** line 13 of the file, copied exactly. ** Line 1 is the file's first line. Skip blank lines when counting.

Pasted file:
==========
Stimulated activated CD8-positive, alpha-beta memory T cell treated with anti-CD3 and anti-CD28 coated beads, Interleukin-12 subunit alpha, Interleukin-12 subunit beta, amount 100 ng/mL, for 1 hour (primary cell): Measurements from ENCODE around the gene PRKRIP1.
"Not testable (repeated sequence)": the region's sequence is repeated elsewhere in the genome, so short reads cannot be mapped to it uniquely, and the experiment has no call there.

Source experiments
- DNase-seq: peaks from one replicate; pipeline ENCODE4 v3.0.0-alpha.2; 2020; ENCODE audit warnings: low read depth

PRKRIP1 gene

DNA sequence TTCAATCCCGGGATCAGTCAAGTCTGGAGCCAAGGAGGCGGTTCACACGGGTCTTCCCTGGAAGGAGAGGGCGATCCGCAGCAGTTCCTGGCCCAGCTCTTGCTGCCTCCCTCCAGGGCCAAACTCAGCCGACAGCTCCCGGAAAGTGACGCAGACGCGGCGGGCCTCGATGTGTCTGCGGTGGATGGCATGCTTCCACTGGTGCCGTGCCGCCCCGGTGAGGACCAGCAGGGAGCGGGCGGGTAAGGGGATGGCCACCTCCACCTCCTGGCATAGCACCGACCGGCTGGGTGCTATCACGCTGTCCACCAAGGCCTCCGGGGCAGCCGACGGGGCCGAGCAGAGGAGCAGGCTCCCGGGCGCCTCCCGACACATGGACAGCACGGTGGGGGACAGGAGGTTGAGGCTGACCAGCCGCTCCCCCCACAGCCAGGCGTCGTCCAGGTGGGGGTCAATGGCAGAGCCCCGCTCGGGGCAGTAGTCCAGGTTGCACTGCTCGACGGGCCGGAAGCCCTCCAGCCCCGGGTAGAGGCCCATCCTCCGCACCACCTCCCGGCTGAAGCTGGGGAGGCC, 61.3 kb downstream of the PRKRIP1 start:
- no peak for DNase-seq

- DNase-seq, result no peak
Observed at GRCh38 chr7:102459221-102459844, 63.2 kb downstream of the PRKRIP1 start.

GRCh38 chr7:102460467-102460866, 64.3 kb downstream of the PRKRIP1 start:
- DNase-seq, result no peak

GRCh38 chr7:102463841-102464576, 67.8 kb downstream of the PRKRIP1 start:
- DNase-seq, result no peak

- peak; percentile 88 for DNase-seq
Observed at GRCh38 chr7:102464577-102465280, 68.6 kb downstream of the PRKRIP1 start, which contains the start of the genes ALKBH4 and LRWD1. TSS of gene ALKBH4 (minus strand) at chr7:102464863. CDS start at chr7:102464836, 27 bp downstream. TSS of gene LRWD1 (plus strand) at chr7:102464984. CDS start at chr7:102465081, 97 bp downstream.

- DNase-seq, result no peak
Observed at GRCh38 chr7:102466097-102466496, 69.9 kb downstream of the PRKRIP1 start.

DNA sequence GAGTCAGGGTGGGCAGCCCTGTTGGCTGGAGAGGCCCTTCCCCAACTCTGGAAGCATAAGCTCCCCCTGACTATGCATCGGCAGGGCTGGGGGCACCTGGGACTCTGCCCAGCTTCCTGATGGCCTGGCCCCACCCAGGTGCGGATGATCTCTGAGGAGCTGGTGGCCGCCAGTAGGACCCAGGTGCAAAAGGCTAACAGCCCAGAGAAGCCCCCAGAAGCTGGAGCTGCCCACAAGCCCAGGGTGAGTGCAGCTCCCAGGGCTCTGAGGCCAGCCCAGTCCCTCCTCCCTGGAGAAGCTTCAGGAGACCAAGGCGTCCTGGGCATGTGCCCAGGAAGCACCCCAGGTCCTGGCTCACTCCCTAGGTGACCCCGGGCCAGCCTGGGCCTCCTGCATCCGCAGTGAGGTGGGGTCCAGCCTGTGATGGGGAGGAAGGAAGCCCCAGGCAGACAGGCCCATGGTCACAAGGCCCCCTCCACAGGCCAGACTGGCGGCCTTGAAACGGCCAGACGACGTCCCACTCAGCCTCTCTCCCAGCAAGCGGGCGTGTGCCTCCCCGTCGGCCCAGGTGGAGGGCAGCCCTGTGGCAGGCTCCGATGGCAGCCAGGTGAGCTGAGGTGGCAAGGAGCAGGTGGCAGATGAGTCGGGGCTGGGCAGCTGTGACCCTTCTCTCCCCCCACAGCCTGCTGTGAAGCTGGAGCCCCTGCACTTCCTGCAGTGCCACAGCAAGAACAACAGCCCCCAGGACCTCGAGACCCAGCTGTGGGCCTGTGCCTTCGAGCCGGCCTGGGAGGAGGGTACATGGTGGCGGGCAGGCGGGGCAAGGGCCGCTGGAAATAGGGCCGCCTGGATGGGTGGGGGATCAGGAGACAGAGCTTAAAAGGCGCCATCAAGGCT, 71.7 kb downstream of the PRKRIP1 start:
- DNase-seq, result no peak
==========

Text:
- DNase-seq, result no peak